We Are Living in Kylie Jenner’s Year of Realizing Stuff

New age philosopher Kylie Jenner was way ahead of our times.
New age philosopher Kylie Jenner was way ahead of our times. Josh Park / Wikimedia Commons
Remember when Kylie Jenner called 2016 “The year of realizing stuff”?

In a now infamous scene from her solo reality show, Life With Kylie, the youngest Jenner declared that she had shifted her focus to the pursuit of emotional maturity, which she meant to acquire through a meditative reflection, allowing a greater capacity for gratitude. Well, we think that’s what she meant to say, because what she really said was: "Like, I feel like every year has a new energy, and I feel like this year is really about, like, the year of just realizing stuff. And everyone around me, we're all just, like, realizing things."

The meme factories were at their most industrious in the weeks that followed, making an icon out of a one-eye-half-closed photo of Kylie at her most pseudo-spiritual, as the quote became the (anti) “I have a dream” of a generation.

Jenner’s “realizations” would remain as much a mystery as the incomprehensible reasons for her mass appeal. The reality star has always made a point to lack depth and has strayed from projecting a brand of celebrity based on relatability, but we must admit that the billionairess was way ahead of her time — and we are finally catching up to her attempts at a half-asleep awakening.

The problem was that when Kylie made the vague and inarticulate statement, it was 2016. The rest of us were not there yet, and had not, spiritually speaking, arrived at the year of realizing things.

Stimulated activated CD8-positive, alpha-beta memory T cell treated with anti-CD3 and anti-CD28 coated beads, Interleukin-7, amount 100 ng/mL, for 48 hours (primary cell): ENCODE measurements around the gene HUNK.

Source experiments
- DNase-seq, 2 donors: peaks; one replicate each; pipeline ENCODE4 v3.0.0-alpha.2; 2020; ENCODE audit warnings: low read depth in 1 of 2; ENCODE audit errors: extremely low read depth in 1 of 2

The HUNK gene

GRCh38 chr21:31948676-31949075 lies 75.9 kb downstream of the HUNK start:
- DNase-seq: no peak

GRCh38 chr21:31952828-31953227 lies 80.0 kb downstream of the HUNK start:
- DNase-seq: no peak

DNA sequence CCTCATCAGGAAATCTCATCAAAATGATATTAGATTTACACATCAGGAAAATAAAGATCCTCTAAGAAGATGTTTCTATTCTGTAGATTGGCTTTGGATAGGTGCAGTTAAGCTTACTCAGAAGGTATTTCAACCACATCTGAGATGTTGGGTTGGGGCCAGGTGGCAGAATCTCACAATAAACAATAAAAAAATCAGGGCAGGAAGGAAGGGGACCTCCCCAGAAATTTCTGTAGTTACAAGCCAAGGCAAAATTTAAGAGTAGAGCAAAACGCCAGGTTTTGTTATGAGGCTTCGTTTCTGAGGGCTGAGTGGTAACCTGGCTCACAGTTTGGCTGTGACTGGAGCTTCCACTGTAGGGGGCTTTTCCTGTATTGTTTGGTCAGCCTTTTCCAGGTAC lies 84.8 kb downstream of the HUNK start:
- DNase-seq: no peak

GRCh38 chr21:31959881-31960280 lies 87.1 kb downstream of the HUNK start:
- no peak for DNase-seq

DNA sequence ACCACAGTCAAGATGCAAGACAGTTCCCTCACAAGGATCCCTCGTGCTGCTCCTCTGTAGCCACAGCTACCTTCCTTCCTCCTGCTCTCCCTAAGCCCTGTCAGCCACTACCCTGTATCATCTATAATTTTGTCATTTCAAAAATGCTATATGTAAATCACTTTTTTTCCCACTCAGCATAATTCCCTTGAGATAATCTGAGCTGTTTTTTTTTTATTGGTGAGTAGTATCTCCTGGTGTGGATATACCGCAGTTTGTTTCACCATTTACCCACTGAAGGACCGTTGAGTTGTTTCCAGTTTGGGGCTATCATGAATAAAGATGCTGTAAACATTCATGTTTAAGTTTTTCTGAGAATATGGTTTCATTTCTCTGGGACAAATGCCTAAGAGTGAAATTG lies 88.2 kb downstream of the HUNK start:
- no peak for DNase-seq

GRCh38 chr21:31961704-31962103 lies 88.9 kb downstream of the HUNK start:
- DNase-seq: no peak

Slowly, though, the world started to catch up with her. First, the pandemic moved from something that only people in China needed to worry about, to something that maybe Italy should worry about and finally to something we should worry about in the U.S. Then each piece of the world seemed to fall like dominoes. Even the dopiest among us were forced to go from flappers to philosophers.

We’re now on a seemingly collective, inevitable pilgrimage in search of enlightenment, but not in an un-sexy, off-putting, profound and no fun way, but in a quasi-deep, inspired Instagram caption, Kylie Jenner way.

I admit I am one of those skeptics who are respectfully apprehensive of anything having to do with new age crystal feng shui cosmic energy — except in situations that build communion or provide speculative amusement, like a palm reading at a party. Since the pandemic, though, I’m a hippie dippie stoner without the weed, trying to find the greater metaphysical meaning behind every damn thing.